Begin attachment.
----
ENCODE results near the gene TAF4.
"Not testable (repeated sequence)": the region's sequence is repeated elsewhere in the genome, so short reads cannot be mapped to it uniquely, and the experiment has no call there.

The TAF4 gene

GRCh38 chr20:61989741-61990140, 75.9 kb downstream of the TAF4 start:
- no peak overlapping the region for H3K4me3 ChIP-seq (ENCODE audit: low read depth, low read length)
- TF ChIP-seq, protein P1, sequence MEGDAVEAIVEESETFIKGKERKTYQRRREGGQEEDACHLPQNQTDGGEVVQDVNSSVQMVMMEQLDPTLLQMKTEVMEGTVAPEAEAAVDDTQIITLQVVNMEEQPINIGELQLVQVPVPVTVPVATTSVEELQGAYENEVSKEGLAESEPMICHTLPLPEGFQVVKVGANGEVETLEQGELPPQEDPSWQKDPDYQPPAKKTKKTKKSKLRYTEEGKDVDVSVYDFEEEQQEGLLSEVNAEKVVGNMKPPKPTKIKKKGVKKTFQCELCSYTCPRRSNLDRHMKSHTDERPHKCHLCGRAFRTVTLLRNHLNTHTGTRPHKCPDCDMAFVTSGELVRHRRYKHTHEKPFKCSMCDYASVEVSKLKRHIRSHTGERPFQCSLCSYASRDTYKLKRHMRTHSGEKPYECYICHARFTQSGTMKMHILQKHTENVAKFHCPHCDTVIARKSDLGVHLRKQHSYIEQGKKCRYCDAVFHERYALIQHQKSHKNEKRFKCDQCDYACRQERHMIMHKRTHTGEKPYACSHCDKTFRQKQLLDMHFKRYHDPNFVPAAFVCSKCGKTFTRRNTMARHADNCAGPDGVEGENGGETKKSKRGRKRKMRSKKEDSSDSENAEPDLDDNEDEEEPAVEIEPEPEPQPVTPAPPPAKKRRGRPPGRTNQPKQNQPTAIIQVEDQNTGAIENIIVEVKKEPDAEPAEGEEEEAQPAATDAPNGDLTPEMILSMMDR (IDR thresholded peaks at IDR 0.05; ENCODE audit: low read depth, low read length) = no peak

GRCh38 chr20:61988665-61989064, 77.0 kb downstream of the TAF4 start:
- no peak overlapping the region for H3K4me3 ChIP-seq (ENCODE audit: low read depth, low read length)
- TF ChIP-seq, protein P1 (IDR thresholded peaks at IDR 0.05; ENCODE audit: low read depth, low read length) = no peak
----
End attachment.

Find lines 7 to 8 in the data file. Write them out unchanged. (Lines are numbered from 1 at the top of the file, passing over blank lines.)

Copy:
GRCh38 chr20:61988665-61989064, 77.0 kb downstream of the TAF4 start:
- no peak overlapping the region for H3K4me3 ChIP-seq (ENCODE audit: low read depth, low read length)